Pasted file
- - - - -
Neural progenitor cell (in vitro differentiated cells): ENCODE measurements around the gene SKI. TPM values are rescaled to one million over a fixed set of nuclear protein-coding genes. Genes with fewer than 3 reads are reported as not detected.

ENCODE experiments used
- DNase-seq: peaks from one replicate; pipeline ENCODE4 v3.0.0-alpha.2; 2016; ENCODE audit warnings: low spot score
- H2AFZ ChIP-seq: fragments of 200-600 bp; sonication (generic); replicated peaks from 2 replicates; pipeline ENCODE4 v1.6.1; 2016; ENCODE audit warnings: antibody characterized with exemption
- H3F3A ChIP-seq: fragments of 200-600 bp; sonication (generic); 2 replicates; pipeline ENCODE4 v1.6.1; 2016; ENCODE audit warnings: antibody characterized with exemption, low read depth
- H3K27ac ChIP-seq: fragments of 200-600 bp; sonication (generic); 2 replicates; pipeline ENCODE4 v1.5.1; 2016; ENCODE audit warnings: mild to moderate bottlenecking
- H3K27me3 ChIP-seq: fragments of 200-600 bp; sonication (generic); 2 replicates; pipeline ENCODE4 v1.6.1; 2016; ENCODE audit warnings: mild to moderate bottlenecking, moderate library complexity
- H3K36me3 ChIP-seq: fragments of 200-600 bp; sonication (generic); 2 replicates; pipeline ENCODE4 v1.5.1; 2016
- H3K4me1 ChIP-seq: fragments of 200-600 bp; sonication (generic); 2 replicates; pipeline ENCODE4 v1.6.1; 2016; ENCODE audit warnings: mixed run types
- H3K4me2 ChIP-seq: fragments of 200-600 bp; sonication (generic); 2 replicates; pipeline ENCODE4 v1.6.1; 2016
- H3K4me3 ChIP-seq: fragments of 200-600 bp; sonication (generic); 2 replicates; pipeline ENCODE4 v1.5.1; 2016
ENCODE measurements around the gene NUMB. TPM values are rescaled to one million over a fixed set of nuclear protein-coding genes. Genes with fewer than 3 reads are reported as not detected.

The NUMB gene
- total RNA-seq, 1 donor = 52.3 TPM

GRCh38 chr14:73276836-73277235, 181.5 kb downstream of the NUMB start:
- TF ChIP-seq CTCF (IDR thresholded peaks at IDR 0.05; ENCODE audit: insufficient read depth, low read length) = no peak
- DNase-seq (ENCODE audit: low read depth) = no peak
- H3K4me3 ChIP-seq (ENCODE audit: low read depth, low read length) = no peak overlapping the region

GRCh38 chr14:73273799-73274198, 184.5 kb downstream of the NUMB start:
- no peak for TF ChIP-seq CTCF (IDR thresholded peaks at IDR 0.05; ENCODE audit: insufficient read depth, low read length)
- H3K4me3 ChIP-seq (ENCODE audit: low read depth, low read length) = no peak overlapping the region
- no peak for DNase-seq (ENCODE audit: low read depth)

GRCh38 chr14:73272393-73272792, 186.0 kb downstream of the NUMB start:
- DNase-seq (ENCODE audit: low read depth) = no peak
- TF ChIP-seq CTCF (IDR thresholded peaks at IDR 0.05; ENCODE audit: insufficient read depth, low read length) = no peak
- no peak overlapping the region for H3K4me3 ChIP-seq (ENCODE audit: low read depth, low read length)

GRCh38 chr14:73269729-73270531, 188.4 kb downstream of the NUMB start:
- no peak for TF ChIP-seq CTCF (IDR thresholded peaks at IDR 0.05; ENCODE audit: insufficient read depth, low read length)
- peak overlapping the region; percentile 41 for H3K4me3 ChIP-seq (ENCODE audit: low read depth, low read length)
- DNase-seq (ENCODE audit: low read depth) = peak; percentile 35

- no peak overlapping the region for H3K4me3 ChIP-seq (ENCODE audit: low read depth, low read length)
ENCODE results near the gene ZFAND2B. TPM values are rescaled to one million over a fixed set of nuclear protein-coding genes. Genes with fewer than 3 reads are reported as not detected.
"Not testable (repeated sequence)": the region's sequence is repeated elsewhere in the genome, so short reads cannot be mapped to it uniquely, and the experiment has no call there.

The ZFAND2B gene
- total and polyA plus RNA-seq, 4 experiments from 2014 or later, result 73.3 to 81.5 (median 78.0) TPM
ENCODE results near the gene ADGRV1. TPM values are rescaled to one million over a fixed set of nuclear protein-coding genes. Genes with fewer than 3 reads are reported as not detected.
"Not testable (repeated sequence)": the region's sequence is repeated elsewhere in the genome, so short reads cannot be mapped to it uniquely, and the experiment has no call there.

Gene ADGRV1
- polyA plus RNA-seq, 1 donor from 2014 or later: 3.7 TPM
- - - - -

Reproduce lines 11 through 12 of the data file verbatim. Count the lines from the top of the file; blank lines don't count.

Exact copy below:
- H3K4me3 ChIP-seq: fragments of 200-600 bp; sonication (generic); 2 replicates; pipeline ENCODE4 v1.5.1; 2016
ENCODE measurements around the gene NUMB. TPM values are rescaled to one million over a fixed set of nuclear protein-coding genes. Genes with fewer than 3 reads are reported as not detected.